U.S. Technology Companies in China: Controversy, Legislation, & Implications For Corporate Diplomacy

Peter Winter also provided research support for this report.

Over the past two years, Cisco, Microsoft, Yahoo, and Google have entered the Chinese Internet market, providing online or information-related products utilized by the Chinese government to enforce Chinese information censorship laws, conduct online surveillance, and restrict access by Chinese citizens to certain internet sites.

Cisco Systems, for instance, sells equipment that enables online surveillance in many markets, one of which is the Chinese police.  The Google product that has generated controversy is Google.cn, its search engine based in mainland China.  Its location on Chinese soil means that Google.cn filters search engine results to abide by Chinese censorship laws, censoring some results for “politically sensitive” terms such as “democracy,”  “Tiananmen,” or “Falun Gong.”  Censored search results are accompanied by a notice alerting the user to the absence of some information on the page.

Microsoft’s China controversy stems from censorship on its Chinese blogging tool.  One well-known blog (by “Michael Anti” ), hosted on servers located on American soil, was removed in response to a request from the Chinese government.  Additionally, searches for “democracy,” “human rights,” and other terms which are considered “politically sensitive” in China are rejected outright by the system. Yahoo also offers blogging services to mainland China internet users, but does so through a Chinese server.  On at least one occasion, Yahoo released to the Chinese police, at their request, identifying information about a dissident blogger using a Yahoo blog.  This blogger, Shi Tao, was later arrested and imprisoned with the aid of this information.

Public outcries against these IT companies first emerged in the blogosphere and among human rights organizations.  Editorial and op-ed pieces in the mainstream news media soon followed, reaching critical mass in the Fall of 2005. 

In response to these criticisms, in February 15, 2006, Representative Christopher Smith (R-NJ) led  a Congressional subcommittee which conducted hearings featuring testimony from all four IT companies defending the conduct of their respective organizations.  One day later, Rep. Smith introduced the HR4780, a bill, still under consideration, which would make many of the current censorship-oriented operations by the four technology giants illegal.  If passed, this bill will, in effect, preclude U.S. IT companies from operating in any countries with internal restrictions.  Proponents of the bill argue that service provision to countries such as China who engage in censorship is not only morally reprehensible for American firms but it should be made legally untenable as well.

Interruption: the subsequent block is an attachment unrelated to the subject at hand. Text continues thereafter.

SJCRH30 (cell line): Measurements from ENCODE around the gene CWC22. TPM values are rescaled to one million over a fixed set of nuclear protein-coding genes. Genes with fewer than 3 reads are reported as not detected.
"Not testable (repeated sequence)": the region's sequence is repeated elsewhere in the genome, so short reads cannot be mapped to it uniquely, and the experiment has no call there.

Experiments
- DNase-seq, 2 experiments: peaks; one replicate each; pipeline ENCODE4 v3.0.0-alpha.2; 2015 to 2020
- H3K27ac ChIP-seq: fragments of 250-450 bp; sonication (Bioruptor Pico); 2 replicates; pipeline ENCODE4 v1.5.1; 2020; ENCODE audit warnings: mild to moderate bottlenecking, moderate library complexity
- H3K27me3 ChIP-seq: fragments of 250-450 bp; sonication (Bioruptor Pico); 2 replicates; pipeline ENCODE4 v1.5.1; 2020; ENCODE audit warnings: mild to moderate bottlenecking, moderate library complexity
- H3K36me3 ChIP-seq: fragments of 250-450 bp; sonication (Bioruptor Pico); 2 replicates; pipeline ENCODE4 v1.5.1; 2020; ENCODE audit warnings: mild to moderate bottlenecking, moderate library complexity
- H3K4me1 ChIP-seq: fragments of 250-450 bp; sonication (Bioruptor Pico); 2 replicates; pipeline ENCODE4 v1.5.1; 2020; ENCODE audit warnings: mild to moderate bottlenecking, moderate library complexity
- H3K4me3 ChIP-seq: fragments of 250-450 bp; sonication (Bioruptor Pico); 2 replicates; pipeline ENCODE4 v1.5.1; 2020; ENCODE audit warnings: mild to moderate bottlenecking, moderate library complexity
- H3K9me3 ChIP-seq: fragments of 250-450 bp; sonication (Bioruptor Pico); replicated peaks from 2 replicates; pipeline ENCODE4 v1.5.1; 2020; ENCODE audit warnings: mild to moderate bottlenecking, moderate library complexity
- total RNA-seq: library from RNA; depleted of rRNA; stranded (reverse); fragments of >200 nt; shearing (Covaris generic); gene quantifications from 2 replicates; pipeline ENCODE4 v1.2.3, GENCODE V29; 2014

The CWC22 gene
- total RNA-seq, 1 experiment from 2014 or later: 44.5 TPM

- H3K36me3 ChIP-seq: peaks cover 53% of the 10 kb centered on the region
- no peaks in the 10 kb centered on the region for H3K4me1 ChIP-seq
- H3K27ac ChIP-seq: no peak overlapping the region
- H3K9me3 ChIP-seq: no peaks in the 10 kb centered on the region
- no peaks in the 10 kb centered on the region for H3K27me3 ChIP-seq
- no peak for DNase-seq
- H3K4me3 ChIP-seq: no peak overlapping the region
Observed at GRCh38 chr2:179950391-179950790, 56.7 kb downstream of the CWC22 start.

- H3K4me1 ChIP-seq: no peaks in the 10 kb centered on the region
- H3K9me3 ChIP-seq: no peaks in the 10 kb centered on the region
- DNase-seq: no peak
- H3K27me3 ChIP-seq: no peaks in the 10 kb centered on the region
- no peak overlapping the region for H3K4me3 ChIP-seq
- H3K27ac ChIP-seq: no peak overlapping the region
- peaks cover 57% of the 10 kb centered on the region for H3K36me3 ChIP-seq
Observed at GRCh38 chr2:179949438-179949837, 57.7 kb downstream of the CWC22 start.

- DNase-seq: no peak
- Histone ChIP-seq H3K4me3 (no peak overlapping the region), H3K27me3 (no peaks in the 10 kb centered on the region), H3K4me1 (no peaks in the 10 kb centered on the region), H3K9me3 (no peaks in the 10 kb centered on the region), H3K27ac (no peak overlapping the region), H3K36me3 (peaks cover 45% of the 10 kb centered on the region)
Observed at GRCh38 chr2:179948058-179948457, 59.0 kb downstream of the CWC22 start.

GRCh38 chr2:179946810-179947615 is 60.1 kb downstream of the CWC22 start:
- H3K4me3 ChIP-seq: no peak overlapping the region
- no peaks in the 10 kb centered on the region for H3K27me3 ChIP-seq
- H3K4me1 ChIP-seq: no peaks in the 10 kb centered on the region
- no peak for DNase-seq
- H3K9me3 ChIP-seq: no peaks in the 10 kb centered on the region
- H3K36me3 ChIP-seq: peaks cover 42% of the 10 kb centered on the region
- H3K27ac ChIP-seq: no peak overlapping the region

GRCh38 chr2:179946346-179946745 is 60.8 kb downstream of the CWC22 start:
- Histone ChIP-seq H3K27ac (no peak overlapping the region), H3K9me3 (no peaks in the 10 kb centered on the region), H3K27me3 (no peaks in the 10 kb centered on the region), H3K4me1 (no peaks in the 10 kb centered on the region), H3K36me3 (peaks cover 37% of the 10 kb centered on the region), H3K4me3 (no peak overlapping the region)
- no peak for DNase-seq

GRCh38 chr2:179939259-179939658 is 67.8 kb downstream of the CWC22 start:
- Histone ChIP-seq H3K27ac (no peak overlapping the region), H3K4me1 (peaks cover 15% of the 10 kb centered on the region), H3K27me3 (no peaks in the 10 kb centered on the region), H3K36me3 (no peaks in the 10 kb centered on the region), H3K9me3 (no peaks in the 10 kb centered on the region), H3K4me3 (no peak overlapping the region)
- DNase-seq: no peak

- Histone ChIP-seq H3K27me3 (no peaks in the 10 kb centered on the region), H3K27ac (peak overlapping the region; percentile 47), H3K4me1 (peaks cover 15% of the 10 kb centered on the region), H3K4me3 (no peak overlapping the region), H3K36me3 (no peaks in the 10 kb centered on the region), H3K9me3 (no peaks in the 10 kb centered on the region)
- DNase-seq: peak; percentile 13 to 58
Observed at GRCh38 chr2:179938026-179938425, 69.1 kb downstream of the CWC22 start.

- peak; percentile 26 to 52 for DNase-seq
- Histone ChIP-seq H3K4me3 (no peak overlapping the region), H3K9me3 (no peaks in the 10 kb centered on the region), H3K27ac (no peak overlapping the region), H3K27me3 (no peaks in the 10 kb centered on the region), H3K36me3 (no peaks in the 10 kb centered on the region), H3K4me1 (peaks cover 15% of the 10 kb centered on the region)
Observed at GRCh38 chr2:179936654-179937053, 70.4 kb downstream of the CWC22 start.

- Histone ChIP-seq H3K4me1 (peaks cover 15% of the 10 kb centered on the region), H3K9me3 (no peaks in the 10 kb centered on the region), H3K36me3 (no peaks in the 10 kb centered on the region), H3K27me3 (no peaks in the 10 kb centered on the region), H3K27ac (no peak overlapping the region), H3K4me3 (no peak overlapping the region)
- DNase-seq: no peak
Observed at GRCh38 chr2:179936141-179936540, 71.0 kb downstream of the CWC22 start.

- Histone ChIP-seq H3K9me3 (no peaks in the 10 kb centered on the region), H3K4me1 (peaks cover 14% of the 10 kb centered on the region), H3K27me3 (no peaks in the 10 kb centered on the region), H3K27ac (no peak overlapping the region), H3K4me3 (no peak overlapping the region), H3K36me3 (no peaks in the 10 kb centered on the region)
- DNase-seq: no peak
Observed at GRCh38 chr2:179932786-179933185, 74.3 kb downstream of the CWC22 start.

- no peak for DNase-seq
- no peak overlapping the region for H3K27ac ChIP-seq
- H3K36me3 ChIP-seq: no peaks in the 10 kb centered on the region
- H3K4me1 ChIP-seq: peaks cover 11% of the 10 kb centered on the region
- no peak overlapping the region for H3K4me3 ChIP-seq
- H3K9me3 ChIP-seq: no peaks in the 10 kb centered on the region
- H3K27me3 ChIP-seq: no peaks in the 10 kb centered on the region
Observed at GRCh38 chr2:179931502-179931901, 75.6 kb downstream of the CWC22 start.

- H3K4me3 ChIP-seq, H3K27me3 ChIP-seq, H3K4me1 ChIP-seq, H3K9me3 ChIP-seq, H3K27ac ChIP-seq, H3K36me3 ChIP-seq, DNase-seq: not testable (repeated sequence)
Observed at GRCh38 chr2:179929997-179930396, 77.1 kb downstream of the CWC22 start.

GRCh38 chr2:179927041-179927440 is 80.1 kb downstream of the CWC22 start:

Responses to the issue and the proposed legislation has been fairly uniform.  Some have pointed out that this controversy is bad publicity for China, as it has brought their information management and control practices into the international spotlight.  Others have focused on the negative implications for the American and world economy if GOFA passes.  Most of the discussion, however, has focused on the responsibility of American corporations to represent the moral values of the United States when doing business abroad. 

After recent controversies over the morality of business practices in other areas, such as the Enron scandal, the responsibilities of U.S. based corporations as “responsible corporate citizens” have come to the forefront.  While considerations regarding economic concerns have been mentioned, the dominant theme of discourse in both Western and Asian media outlets has been that American corporations have a moral obligation to uphold certain American values even when operating under foreign law in foreign markets. An echoing cry has been that China has already changed U.S. corporations more than such corporations could ever hope to change China. 

Even if the Global Online Freedom Act does not pass, as many have suggested it will not, the message for corporations is clear: they are expected by both the American government and by private citizens worldwide to represent American values by nature of their own national identity.  Chinese IT companies will experience pressures of a different sort; in the eyes of the world, American companies are held to a different standard and are expected to live up to that standard no matter the market in which they are doing business and despite the pressures of transnational capitalism.

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